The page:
What is it that you are most passionate about?
Preventing the use by nations or terrorists of biological and chemical weapons and should this fail, have done what I can about local, state, federal, and international authorities being well prepared to meet the challenges posed by such events.
What do you enjoy most about teaching and/or what excites you about being a professor at MIIS?
Having highly motivated students who get deeply involved in what I am passionate about and who therefore tend to enter professions in which they can use their newly acquired knowledge and skills to realize biological and chemical arms control.
After graduating from California State University at Northridge with a BA in Biology (1962), and from University of Stockholm with a Filosofie Kandidat in Organic Chemistry (1963), Dr. Zilinskas worked as a clinical microbiologist for 16 years before commencing graduate studies at the University of Southern California. His doctoral dissertation addressed policy issues generated by recombinant DNA research, including the applicability of genetic engineering techniques to biological weapons development. After earning a Ph.D. in 1982, Dr. Zilinskas worked at the U.S. Office of Technology Assessment (1982 - 1983), the United Nations Industrial Development Organization (1983 - 1986), and the Center for Public Issues in Biotechnology, University of Maryland Biotechnology Institute. In addition, while at Maryland he was an Adjunct Associate Professor at the Department of International Health, School of Hygiene and Public Health, the Johns Hopkins University.
In 1993, Dr. Zilinskas was appointed a William Foster Fellow at the U.S. Arms Control and Disarmament Agency (ACDA), where he worked on biological and toxin warfare issues. In April 1994, ACDA seconded Dr. Zilinskas to the United Nations Special Commission (UNSCOM) for seven months, during which time he participated in two biological warfare-related inspections in Iraq (June and October 1994) encompassing 61 biological research and production facilities. At UNSCOM headquarters, he set up a database containing data about key dual-use biological equipment in Iraq and developed a protocol to guide UNSCOM's on-going monitoring and verification program in the biological field.
After the fellowship ended, Dr. Zilinskas returned to the Center for Public Issues in Biotechnology and Johns Hopkins University. In addition, he became a long-term consultant to ACDA (which now is part of the U.S Department of State), for which he carried out studies on Cuban allegations of U.S. biological attacks against its people, animals, and plants and investigations carried out by the United Nations of chemical warfare in Southeast Asia and the Arabian Gulf region. Dr. Zilinskas remains to this day a consultant to the U.S. Department of State and the U.S. Department of Defense.
On September 1, 1998, Dr. Zilinskas began working as a Senior Scientist in Residence at the Center for Nonproliferation Studies, Middlebury Institute of International Studies, Monterey, CA. His research focuses on achieving effective biological arms control, the proliferation potential of the former Soviet Union's biological warfare program, and meeting the threat of bioterrorism. He also is a Research Professor at the Graduate School of International Politics at MIIS, where he teaches courses on biological and chemical weapons and arms control and emerging issues in international public health.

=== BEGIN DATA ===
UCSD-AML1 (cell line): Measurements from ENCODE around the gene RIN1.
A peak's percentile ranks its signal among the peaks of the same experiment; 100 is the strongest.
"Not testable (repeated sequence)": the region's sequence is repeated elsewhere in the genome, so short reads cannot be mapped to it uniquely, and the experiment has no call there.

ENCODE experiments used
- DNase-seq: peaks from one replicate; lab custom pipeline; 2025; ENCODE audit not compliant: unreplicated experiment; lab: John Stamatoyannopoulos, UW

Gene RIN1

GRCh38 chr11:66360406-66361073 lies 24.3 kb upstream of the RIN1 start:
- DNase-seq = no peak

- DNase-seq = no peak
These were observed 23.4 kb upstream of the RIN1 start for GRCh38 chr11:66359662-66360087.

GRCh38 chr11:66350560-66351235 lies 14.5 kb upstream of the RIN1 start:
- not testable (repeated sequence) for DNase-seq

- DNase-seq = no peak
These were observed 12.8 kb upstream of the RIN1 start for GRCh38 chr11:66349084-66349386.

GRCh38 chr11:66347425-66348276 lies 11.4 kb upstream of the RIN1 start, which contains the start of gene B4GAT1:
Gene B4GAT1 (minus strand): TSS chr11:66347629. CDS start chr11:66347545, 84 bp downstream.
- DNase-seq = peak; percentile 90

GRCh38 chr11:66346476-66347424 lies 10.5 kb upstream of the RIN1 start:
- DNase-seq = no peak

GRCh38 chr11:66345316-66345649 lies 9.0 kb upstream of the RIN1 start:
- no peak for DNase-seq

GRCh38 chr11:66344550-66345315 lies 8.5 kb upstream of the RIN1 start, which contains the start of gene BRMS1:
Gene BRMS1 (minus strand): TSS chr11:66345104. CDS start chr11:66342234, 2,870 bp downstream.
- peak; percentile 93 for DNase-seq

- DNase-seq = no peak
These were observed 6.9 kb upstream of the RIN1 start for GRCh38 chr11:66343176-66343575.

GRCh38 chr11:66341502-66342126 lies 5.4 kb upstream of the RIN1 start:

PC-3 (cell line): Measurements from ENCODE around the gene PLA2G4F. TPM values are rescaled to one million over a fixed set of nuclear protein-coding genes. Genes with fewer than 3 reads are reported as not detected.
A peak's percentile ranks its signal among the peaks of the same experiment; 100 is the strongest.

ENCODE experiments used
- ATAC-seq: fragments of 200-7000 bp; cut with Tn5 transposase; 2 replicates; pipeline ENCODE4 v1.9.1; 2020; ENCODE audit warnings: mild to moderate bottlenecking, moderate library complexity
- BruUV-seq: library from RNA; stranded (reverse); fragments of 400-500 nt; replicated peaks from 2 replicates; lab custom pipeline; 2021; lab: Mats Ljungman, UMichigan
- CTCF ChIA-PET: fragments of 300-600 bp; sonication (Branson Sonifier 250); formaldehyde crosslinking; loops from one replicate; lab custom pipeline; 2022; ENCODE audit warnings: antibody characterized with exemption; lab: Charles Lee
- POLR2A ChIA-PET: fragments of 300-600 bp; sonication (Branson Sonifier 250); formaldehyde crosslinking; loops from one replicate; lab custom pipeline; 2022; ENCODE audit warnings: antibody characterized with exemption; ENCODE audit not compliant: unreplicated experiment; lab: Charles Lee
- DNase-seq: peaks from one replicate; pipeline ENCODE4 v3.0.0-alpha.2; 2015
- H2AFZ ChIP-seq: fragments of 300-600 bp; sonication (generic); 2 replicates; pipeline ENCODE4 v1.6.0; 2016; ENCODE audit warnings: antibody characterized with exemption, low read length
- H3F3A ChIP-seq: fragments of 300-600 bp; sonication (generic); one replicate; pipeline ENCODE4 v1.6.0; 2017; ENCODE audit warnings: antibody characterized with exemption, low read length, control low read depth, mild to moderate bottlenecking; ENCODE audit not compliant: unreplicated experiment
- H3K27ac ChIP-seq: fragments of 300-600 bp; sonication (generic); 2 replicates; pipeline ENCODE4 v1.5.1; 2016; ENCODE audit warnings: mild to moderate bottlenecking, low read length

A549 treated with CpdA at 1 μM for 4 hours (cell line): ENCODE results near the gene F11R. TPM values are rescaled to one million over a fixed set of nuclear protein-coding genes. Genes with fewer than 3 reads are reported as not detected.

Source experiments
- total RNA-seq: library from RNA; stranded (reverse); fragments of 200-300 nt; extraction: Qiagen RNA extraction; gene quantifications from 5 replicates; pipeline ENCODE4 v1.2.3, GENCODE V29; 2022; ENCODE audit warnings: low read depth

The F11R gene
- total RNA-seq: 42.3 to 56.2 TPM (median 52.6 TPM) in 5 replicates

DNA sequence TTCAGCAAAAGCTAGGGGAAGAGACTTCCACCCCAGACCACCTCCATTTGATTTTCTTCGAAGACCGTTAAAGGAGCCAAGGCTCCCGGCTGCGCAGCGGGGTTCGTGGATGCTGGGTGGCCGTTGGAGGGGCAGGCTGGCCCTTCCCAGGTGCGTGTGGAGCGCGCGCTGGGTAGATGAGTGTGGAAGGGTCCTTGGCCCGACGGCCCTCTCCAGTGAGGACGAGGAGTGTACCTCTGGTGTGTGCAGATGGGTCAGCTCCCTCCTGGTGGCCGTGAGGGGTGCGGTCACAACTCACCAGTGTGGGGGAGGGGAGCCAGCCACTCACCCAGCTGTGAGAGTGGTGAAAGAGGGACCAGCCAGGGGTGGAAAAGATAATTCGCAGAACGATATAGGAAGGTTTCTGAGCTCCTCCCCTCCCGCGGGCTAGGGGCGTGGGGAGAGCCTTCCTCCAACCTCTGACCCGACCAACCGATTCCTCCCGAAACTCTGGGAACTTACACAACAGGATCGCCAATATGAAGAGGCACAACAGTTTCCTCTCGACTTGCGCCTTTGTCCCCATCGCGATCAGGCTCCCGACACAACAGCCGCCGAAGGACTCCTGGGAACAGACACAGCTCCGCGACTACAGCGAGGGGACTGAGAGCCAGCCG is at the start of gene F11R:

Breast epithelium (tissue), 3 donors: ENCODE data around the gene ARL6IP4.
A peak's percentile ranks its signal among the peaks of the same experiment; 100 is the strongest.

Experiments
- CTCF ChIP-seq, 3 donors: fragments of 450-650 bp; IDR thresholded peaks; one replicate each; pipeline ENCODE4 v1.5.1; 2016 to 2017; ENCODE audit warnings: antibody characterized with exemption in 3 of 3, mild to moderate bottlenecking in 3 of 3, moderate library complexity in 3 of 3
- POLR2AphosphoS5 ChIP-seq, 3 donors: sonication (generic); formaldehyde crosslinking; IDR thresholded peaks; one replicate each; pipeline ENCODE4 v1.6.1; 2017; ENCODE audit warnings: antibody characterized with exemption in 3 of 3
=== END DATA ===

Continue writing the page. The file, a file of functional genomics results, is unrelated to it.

Dr. Zilinskas' book Biological Warfare: Modern Offense and Defense, which provides a definitive account on how modern biotechnology has qualitatively changed developments related to biological weapons and defense, was published in 1999 by Lynne Rienner Publishers. He also is co-editor of the Encyclopedia of Bioterrorism Defense, the first edition was published in the summer of 2005 by Wiley and Sons, and the second edition in 2011. He is a co-author of a book on the former Soviet Union's biological warfare program, including its history, organization, intent, and accomplishments, which was published by Harvard University Press in July 2012.
Clinical microbiology, organic chemistry, international law and mores related to biological and chemical arms control, preparedness and response to biological and chemical emergencies
Earned BA (Biology) from California State University at Northridge, Filosofie Kandidat (Organic Chemistry) from University of Stockholm, Sweden, and Ph.D. (International Relations) from University of Southern California.
In August 2014, finished manuscript for the monograph “We Need to Hit Hard”: Saddam’s Use of Chemical Weapons against Revolutionary Iran and Rebellious Iraqi Kurds, which is currently being considered for publication by several presses. Unlike previous publications that focus on Iraq’s acquisition and employment of chemical weapons, the basis for much of the information in this monograph is the cache of captured Iraqi government documents, audio tapes, and video tapes stored at the Conflict Records Research Center in the National Defense University.
I worked on (with co-editors Casey Mahoney and James Toppin) an edited monograph on the history of the anti-plague system in the U.S.S.R. and Russia titled Stories of the Soviet Anti-Plague System, which was published in autumn 2013.